The Senate yesterday voted 55 to 40 to overturn all of the controversial new media ownership rules approved by the Federal Communications Commission last month. A dozen Republicans led by Mississippi Senator Trent Lott joined with Democrats in passing a "resolution of disapproval" that gives Congress the power to block federal agency regulations. Sen. Byron L. Dorgan (D-N.D.), warned the FCC rules would lead to QUOTE "galloping concentration" in the media industry. The White House has threatened to veto any measure that diminishes the FCC rules which were lobbied for by the major media organizations. The resolution now heads to the House which is not expected to approve such a sweeping measure. The Senate vote came less than two weeks after the U.S. Court of Appeals for the 3rd Circuit in Philadelphia put the new FCC rules on hold as it considered an appeal.
The United States yesterday vetoed a United Nations Security Council resolution that called on Israel to drop its threat to harm or expel Palestinian leader Yasser Arafat. The U.S. was the only Security Council member to oppose the resolution. Three countries abstained from the vote. Palestinians negotiations minister Saeb Erakat responded to the vote by saying "The US veto is a black day for the UN and for the Arabs. I hope that Israel does not understand the decision to kill the resolution as a licence to kill President Arafat.
The London Sunday Times is reporting that the US and Britain have decided to delay indefinitely the public release of a full report on Iraq’s weapons of mass destruction. A progress report from the Iraq Survey Group headed by weapons inspector David Kaye was originally expected to be released this week. The Sunday Times reports no report will be issued because the hunt for chemical and biological weapons had so far ended in failure.
Unnamed Defense Department officials are telling the New York Times that the main source of resistance against the US in Iraq is not coming from foreigners or ex members of the Baath party but ordinary Iraqis who opposed the U.S. occupation. This analysis contradicts the public statements of Pentagon head Donald Rumsfeld who yesterday described the US enemies in Iraq as "dead-enders, foreign terrorists and criminal gangs." But the unnamed officials say classified US intelligence shows that opposition to the US extends well beyond the Sunni heartland. One defense official said "To a lot of Iraqis, we’re no longer the guys who threw out Saddam, but the ones who are busting down doors and barging in on their wives and daughters,"
The U.S. military is now holding 10,000 prisoners in Iraq including six people claiming to be US citizens and two who say they are British. The number of prisoners is twice as high as previously reported.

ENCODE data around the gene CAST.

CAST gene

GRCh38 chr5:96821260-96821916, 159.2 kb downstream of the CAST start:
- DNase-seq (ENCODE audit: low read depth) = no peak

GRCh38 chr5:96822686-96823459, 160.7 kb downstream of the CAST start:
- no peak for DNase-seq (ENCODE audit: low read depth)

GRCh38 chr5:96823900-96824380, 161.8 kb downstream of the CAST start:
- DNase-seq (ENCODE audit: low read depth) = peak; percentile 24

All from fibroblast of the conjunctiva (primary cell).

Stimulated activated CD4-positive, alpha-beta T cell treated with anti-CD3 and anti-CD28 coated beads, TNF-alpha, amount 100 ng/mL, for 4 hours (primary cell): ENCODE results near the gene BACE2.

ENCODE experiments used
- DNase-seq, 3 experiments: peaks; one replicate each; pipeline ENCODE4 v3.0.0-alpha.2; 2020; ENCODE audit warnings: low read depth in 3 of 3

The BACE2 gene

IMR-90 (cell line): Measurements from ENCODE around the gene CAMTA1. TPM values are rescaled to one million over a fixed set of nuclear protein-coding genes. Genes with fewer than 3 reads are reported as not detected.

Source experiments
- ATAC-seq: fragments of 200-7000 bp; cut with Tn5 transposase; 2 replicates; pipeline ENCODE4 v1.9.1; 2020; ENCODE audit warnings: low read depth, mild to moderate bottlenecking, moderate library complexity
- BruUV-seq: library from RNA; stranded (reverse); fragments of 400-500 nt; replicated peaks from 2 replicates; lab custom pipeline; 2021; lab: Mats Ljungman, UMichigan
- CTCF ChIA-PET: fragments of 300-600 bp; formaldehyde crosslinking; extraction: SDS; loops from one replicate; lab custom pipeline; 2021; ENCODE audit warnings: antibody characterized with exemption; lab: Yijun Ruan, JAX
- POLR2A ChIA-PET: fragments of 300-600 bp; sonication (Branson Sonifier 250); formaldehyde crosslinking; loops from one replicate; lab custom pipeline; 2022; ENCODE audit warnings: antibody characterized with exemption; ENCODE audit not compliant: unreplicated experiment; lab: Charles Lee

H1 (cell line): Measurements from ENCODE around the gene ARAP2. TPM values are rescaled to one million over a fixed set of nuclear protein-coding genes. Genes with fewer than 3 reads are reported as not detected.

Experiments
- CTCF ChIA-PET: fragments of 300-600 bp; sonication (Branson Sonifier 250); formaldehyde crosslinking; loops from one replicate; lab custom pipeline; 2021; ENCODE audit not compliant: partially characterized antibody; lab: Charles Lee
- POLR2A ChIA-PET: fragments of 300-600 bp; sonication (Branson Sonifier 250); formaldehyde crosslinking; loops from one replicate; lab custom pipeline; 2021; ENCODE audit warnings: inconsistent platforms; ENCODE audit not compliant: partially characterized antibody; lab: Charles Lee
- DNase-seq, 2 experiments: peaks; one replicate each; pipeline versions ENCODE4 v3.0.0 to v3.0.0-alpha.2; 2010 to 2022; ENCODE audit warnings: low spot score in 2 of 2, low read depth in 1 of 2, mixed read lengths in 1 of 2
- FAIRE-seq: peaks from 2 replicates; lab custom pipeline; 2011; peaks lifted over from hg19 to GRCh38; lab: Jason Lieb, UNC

The Senate by a 53-41 voted yesterday to rejected a measure that would have put a ban on "bunker buster" nuclear bombs. Senator Ted Kennedy, who called for the ban, warned that the US is starting a new nuclear arms race. Kennedy said "At the very time when we are urging other nations to halt their own nuclear weapons programs, the administration is rushing forward to develop our own new nuclear weapons."
Sources close to Wesley Clark say the retired four star general will announce today that he is entering the race for the Democratic presidential nomination. Political analysts said the news was leaked yesterday in order to drown out Sen. John Edwards official announcement that he is running. Clark has never held office before and is best known for commanding the NATO forces in Kosovo. He has surrounded himself with advisors from the Clinton and Gore campaigns.
Federal agents in Connecticut are now arresting all illegal immigrants as soon as they are issued orders of deportation marking a major policy shift. Until now most immigrants have been allowed to remain free while they appeal their deportation order. The Department of Homeland Security is testing a pilot program in Connecticut which is scheduled to begin nationally on Sept. 30. The Department estimates there are 400,000 cases where immigrants in the US have ignored deportation orders.
Wired.com is reporting that the Senate has slashed hundreds of millions of dollars from the budget of DARPA or the Defense Advanced Research Projects Agency. The Pentagon’s office had come under great criticism over the past year for proposing programs such as the Big Brother-like Total Information Awareness. DARPA’s Information Awareness Office, which was until last month headed by John Poindexter, will face the largest budget cuts.
This news from Sweden: A 35-year-old man, identified by the Swedish press as having ties to the far right, has been arrested and charged with the murder of foreign minister, Anna Lindh, who was killed last week.
And over 100,000 residents on the east coast have been urged to flee their coastal homes and head inland as Hurricane Isabel approaches. North Carolina and Virginia have declared a state of emergency in advance. Washington D.C. has been placed on hurricane watch. Meanwhile concern is growing that the large deployment of national guard members overseas in Iraq has left the states with depleted forces to help during a local emergency. In South Carolina, the military estimates one fifth of the state’s national guard is overseas. In addition a military official said that the guard’s best dump trucks, backhoes and other heavy equipment were not in South Carolina but in Iraq.
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